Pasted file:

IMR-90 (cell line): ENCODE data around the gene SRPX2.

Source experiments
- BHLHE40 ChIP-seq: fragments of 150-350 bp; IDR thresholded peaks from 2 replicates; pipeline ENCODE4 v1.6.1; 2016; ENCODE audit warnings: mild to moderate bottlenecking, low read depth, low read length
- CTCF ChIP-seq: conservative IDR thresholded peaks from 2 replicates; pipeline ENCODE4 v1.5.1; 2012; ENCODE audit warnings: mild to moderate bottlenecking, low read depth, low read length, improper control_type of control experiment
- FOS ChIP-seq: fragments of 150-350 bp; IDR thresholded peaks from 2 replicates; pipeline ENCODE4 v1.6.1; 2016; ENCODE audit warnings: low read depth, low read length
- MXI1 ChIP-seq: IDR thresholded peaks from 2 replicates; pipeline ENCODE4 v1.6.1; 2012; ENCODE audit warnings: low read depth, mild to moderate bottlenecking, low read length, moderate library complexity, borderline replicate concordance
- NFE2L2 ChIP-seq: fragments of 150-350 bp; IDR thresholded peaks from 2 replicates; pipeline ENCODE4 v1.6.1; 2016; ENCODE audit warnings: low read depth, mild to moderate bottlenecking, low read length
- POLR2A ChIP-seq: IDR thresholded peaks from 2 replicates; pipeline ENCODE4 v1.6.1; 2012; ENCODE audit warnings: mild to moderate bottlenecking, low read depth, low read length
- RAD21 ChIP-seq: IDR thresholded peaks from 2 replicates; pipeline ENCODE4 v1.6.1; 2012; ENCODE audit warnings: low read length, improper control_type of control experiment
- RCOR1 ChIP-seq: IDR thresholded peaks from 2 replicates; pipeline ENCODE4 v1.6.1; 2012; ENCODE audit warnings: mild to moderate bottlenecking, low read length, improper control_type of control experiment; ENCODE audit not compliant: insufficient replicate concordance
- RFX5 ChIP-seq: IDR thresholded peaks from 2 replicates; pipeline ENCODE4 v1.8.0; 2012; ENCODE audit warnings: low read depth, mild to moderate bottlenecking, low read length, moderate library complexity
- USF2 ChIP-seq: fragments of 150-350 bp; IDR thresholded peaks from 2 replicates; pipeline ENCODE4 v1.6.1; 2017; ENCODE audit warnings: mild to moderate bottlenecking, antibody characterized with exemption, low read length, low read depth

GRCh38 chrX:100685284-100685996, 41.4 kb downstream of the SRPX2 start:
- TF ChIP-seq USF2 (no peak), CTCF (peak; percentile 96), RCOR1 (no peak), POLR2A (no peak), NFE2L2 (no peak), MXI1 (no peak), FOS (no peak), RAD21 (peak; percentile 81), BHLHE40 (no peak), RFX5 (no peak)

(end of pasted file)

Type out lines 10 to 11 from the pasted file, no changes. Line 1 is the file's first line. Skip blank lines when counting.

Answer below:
- RCOR1 ChIP-seq: IDR thresholded peaks from 2 replicates; pipeline ENCODE4 v1.6.1; 2012; ENCODE audit warnings: mild to moderate bottlenecking, low read length, improper control_type of control experiment; ENCODE audit not compliant: insufficient replicate concordance
- RFX5 ChIP-seq: IDR thresholded peaks from 2 replicates; pipeline ENCODE4 v1.8.0; 2012; ENCODE audit warnings: low read depth, mild to moderate bottlenecking, low read length, moderate library complexity